achievements Mexico had realized over the past five years. These
included: (a) the irrigation of one million hectares of land, increased
fertilization which had produced a surplus in beans and rice, and a re-
duction of the corn deficit by 10% of consumption, (b) the doubling of
petroleum production to more than 830,000 barrels per day, and (c)
the inclusion of approximately 30% of the total population in the
educational system and the construction of 60,000 public housing
A United States delegate responded to these remarks by noting that
the United States had an equivalent interest in improving economic
conditions throughout the world and in raising the standard of liv-
ing. The United States, he pointed out, had not been as fortunate as
Mexico in making recent oil strikes and its dependency on foreign
sources of petroleum products had, if anything, increased during
1974-75. This dependency had, in fact, heightened U.S. awareness of
the interdependence of the world's economies, not only within the
♦The Mexican Chairman of Committee II also served as co-chairman of the Mexican
delegation. Further references in this section to the respective "Chairmen" are meant to
apply to Committee II exclusively.
Western Hemisphere but in other regions. The United States was
committed to helping the developing nations establish and main-
tain world markets for their products, as evidenced by the major
U.S. contribution to the International Monetary Fund (IMF) .
Attention was called to Secretary Kissinger's September 1, 1975
address to the Seventh Special Session of the United Nations General
Assembly in which proposals were advanced to:
Improve developing countries' access to capital markets, to
adapt new technology to specific development needs;
Improve the opportunities in the world trading system so that
LDC's [Less Developed Countries] can "make their way by
earnings instead of aid";
Improve conditions of trade and investment in key commodities
on which the LDC's depend ;
Safeguard against economic shocks to which the LDC's are
particularly vulnerable ; and
Address the needs of the poorest countries, which are most
affected by current economic conditions.
Within the context of bilateral exchange of goods and services, a
United States delegate suggested the possibility of negotiating long-
term agreements which would include crude oil exports to the United
States in exchange for firm commitments on the importation of certain
key Mexican products. In response to this suggestion, a Mexican
delegate noted that although recent discoveries of oil deposits in South-
eastern Mexico were regarded as significant, they were not on the scale
of the "Middle East". Mexico hoped, however, to be in a portion to
make progressively greater exports of crude oil in the future.
Considerable discussion was devoted to recent developments in
Mexico's Border Industry Program. This was a program initiated by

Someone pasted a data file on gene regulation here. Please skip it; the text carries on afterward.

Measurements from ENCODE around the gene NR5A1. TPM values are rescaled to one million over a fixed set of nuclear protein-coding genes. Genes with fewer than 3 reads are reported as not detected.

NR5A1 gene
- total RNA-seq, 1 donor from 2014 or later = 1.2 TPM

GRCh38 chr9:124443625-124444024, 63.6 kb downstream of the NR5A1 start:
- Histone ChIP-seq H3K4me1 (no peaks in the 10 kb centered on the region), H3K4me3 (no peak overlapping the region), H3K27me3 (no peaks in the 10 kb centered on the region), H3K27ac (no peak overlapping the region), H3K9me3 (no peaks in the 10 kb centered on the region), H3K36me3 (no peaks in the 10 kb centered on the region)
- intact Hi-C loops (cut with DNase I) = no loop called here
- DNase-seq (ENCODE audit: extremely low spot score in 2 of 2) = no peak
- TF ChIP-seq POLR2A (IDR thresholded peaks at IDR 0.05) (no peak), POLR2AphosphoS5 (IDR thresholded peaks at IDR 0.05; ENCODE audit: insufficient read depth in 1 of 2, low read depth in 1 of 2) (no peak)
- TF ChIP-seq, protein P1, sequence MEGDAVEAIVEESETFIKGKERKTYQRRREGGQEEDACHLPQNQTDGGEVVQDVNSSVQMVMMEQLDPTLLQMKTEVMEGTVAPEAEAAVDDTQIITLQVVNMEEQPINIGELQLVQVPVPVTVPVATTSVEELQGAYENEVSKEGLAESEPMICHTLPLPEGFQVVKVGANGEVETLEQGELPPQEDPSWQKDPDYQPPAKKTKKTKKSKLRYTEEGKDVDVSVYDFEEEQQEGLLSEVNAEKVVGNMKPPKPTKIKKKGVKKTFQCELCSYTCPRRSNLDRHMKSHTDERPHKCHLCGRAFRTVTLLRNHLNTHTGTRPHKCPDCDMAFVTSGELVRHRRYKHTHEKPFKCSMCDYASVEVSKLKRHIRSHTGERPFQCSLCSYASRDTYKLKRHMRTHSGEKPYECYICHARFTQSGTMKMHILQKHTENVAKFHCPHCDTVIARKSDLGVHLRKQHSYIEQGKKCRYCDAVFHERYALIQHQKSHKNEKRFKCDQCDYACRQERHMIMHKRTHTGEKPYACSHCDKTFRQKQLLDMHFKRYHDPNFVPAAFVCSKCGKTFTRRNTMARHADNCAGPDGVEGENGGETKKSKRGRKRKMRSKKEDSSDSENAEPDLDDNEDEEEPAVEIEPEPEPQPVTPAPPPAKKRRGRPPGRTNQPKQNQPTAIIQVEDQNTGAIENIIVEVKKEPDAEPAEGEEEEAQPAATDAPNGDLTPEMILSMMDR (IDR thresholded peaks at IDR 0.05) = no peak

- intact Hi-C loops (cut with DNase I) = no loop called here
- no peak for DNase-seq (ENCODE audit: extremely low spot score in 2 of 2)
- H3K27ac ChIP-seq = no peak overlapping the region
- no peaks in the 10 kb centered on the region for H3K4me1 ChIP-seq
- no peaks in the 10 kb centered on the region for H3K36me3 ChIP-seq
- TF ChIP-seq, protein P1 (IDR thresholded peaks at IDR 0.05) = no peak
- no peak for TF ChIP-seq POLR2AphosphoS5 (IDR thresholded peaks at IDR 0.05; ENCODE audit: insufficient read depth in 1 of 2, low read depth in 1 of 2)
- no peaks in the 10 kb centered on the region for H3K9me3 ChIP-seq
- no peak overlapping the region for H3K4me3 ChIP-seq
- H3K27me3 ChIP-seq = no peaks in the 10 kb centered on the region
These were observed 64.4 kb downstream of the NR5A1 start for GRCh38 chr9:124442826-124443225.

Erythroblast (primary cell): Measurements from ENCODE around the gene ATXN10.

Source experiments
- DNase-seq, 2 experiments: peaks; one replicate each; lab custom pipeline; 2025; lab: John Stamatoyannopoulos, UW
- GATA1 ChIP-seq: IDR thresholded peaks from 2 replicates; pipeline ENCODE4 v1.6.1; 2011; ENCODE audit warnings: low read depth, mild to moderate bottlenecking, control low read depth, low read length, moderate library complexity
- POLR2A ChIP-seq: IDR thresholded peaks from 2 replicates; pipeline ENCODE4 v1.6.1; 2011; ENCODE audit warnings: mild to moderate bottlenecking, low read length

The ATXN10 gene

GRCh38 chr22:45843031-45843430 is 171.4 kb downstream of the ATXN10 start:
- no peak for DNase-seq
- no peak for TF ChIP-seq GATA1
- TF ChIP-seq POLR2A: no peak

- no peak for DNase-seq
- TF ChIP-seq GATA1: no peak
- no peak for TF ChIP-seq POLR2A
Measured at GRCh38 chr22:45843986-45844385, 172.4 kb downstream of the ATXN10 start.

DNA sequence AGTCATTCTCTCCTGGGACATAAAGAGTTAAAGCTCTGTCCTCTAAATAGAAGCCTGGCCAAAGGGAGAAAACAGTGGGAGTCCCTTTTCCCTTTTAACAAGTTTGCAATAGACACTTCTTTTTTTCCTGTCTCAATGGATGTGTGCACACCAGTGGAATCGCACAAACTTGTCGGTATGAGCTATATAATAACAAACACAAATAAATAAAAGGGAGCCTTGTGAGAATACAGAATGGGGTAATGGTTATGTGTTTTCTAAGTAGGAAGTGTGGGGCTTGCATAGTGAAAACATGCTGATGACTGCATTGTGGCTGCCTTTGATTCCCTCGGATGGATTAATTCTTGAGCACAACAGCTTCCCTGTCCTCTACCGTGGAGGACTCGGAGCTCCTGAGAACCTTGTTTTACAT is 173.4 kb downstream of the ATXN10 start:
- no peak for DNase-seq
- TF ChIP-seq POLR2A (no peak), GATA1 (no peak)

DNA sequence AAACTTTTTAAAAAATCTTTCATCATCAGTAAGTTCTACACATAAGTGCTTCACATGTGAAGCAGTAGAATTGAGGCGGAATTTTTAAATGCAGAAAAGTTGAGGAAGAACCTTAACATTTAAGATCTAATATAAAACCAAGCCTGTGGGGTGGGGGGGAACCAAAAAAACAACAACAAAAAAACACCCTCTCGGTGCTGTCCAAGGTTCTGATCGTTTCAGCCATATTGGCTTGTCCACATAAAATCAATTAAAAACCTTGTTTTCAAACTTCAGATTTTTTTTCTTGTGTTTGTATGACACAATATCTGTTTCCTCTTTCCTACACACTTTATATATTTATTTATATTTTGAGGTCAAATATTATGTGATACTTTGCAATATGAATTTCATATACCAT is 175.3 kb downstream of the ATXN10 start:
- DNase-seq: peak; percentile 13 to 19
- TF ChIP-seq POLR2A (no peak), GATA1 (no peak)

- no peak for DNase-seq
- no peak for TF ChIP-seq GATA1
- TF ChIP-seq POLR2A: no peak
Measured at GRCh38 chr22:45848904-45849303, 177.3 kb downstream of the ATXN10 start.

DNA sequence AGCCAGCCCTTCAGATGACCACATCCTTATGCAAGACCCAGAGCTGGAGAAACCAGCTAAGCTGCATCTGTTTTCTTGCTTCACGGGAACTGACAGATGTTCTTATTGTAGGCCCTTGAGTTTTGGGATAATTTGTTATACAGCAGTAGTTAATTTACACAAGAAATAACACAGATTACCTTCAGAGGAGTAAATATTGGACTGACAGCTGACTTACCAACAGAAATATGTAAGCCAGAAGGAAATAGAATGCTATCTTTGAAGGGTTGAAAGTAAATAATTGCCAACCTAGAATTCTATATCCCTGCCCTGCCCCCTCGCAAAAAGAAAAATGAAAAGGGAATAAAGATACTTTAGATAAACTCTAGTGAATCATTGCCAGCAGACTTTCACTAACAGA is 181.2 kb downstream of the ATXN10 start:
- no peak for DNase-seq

Mexico in 1965 as a means of alleviating the chronic high unemploy-
ment in the Mexican cities on the U.S. border. As of January 1975,
there were almost 550 plants employing some 85,000 persons, but
owing to the U.S. economic slowdown, reduced consumer demand
in the U.S. and increased wages and operating costs i i Mexico, border
industries had declined during this past year.
A Mexican delegate indicated that it was the official Mexican posi-
tion that border factories and assembly plants in Mexico did not
generate unemployment in the United States. A United States dele-
gate responded that that had also been the conclusion of those agencies
of the United States Government which had investigated the matter.
For instance, in 1969, former President Nixon had asked the U.S.
Tariff Commission to investigate the impact of items 806.30 and S07.00
on the U.S. economy. The Commission concluded that repeal of these
two items "would not markedly reduce the volume of imports of the
articles that now enter the U.S. under these provisions. Rather, these
articles would continue to be supplied from abroad . . . but in many
cases with fewer or no U.S. components . . ."
In other words, as a United States delegate pointed out, the United
States officially favored the continuance of the border industry (or
"twin plants") program. The decrease in the level of activity during
1975 as compared with 1974 was based on: (a) decreased demand in
the U.S. as a result of the recession and (b) higher costs in Mexico.
It was not the result of a conscious retrenchment policy on the part
of the U.S. Government.
CHARTER OF ECONOMIC RIGHTS OF DUTIES OF STATES
In his opening statement, the Mexican Chairman observed that the
Charter proposal, while originally an initiative of President Luis
Echeverria, had subsequently been adopted by the United Nations
General Assembly on December 12, 1974. In essence it was a proposal
to remove the concept of economic cooperation from the area of
good-will and to establish it in the field of international law. The
government of Mexico considered the Charter to be a declaration of
human lights for all men as well as all nations. To agree to its spirit
represented progress; at the same time, Mexico realized that imple-
mentation of this idea would take time.
In responding to these remarks, several United States delegates
noted that the original negotiations had produced a draft Charter,
most of whose articles were agreed upon by the United States. United
States objections had only been raised to specific articles dealing with
foreign investment and expropriation, primary commodities, producer
cartels, indexation of prices and similar provisions. It had been the
hope of the U.S. delegation to the United Nations that amendments